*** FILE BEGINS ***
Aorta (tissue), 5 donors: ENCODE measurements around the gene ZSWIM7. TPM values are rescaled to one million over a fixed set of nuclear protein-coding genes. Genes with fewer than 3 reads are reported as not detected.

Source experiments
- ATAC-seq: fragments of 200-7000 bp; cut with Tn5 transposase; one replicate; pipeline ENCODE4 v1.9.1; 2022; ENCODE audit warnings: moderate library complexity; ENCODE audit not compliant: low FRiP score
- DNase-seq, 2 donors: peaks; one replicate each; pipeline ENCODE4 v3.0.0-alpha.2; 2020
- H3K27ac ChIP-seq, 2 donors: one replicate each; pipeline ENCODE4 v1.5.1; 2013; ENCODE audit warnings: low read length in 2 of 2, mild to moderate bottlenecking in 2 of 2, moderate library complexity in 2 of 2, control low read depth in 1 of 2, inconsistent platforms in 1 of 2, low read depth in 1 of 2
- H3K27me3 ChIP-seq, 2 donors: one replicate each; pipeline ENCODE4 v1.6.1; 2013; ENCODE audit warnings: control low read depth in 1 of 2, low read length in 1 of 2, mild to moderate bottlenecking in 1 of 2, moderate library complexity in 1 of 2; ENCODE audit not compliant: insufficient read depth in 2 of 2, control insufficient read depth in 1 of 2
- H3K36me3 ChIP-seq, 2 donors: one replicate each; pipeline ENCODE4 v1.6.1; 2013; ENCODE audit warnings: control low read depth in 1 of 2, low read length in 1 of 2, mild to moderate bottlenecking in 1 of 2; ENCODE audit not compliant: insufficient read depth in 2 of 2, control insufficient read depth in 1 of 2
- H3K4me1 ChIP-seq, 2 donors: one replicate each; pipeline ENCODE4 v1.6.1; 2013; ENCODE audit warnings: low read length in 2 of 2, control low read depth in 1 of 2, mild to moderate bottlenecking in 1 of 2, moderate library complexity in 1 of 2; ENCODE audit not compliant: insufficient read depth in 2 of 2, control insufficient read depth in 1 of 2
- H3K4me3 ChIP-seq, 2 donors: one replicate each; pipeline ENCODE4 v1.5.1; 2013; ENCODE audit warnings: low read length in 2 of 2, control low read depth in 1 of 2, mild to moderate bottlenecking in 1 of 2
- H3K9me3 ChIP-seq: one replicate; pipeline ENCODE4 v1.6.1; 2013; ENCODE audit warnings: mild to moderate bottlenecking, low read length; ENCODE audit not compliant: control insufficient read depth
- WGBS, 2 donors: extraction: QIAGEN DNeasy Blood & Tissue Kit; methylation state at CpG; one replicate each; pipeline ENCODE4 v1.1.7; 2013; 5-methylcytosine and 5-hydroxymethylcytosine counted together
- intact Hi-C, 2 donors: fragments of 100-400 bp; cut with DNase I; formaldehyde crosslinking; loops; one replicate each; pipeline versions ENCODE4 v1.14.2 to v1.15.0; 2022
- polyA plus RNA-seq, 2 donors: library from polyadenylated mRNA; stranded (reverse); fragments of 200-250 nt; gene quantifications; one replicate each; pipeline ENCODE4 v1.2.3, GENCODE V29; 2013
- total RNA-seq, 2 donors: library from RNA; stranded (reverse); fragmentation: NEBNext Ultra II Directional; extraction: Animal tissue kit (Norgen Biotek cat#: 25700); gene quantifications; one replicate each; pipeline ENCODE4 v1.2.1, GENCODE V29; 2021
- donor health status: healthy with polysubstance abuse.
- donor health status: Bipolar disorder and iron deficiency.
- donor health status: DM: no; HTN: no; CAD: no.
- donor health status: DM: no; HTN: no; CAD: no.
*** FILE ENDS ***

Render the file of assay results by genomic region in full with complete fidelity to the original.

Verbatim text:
Aorta (tissue), 5 donors: ENCODE measurements around the gene ZSWIM7. TPM values are rescaled to one million over a fixed set of nuclear protein-coding genes. Genes with fewer than 3 reads are reported as not detected.

Source experiments
- ATAC-seq: fragments of 200-7000 bp; cut with Tn5 transposase; one replicate; pipeline ENCODE4 v1.9.1; 2022; ENCODE audit warnings: moderate library complexity; ENCODE audit not compliant: low FRiP score
- DNase-seq, 2 donors: peaks; one replicate each; pipeline ENCODE4 v3.0.0-alpha.2; 2020
- H3K27ac ChIP-seq, 2 donors: one replicate each; pipeline ENCODE4 v1.5.1; 2013; ENCODE audit warnings: low read length in 2 of 2, mild to moderate bottlenecking in 2 of 2, moderate library complexity in 2 of 2, control low read depth in 1 of 2, inconsistent platforms in 1 of 2, low read depth in 1 of 2
- H3K27me3 ChIP-seq, 2 donors: one replicate each; pipeline ENCODE4 v1.6.1; 2013; ENCODE audit warnings: control low read depth in 1 of 2, low read length in 1 of 2, mild to moderate bottlenecking in 1 of 2, moderate library complexity in 1 of 2; ENCODE audit not compliant: insufficient read depth in 2 of 2, control insufficient read depth in 1 of 2
- H3K36me3 ChIP-seq, 2 donors: one replicate each; pipeline ENCODE4 v1.6.1; 2013; ENCODE audit warnings: control low read depth in 1 of 2, low read length in 1 of 2, mild to moderate bottlenecking in 1 of 2; ENCODE audit not compliant: insufficient read depth in 2 of 2, control insufficient read depth in 1 of 2
- H3K4me1 ChIP-seq, 2 donors: one replicate each; pipeline ENCODE4 v1.6.1; 2013; ENCODE audit warnings: low read length in 2 of 2, control low read depth in 1 of 2, mild to moderate bottlenecking in 1 of 2, moderate library complexity in 1 of 2; ENCODE audit not compliant: insufficient read depth in 2 of 2, control insufficient read depth in 1 of 2
- H3K4me3 ChIP-seq, 2 donors: one replicate each; pipeline ENCODE4 v1.5.1; 2013; ENCODE audit warnings: low read length in 2 of 2, control low read depth in 1 of 2, mild to moderate bottlenecking in 1 of 2
- H3K9me3 ChIP-seq: one replicate; pipeline ENCODE4 v1.6.1; 2013; ENCODE audit warnings: mild to moderate bottlenecking, low read length; ENCODE audit not compliant: control insufficient read depth
- WGBS, 2 donors: extraction: QIAGEN DNeasy Blood & Tissue Kit; methylation state at CpG; one replicate each; pipeline ENCODE4 v1.1.7; 2013; 5-methylcytosine and 5-hydroxymethylcytosine counted together
- intact Hi-C, 2 donors: fragments of 100-400 bp; cut with DNase I; formaldehyde crosslinking; loops; one replicate each; pipeline versions ENCODE4 v1.14.2 to v1.15.0; 2022
- polyA plus RNA-seq, 2 donors: library from polyadenylated mRNA; stranded (reverse); fragments of 200-250 nt; gene quantifications; one replicate each; pipeline ENCODE4 v1.2.3, GENCODE V29; 2013
- total RNA-seq, 2 donors: library from RNA; stranded (reverse); fragmentation: NEBNext Ultra II Directional; extraction: Animal tissue kit (Norgen Biotek cat#: 25700); gene quantifications; one replicate each; pipeline ENCODE4 v1.2.1, GENCODE V29; 2021
- donor health status: healthy with polysubstance abuse.
- donor health status: Bipolar disorder and iron deficiency.
- donor health status: DM: no; HTN: no; CAD: no.
- donor health status: DM: no; HTN: no; CAD: no.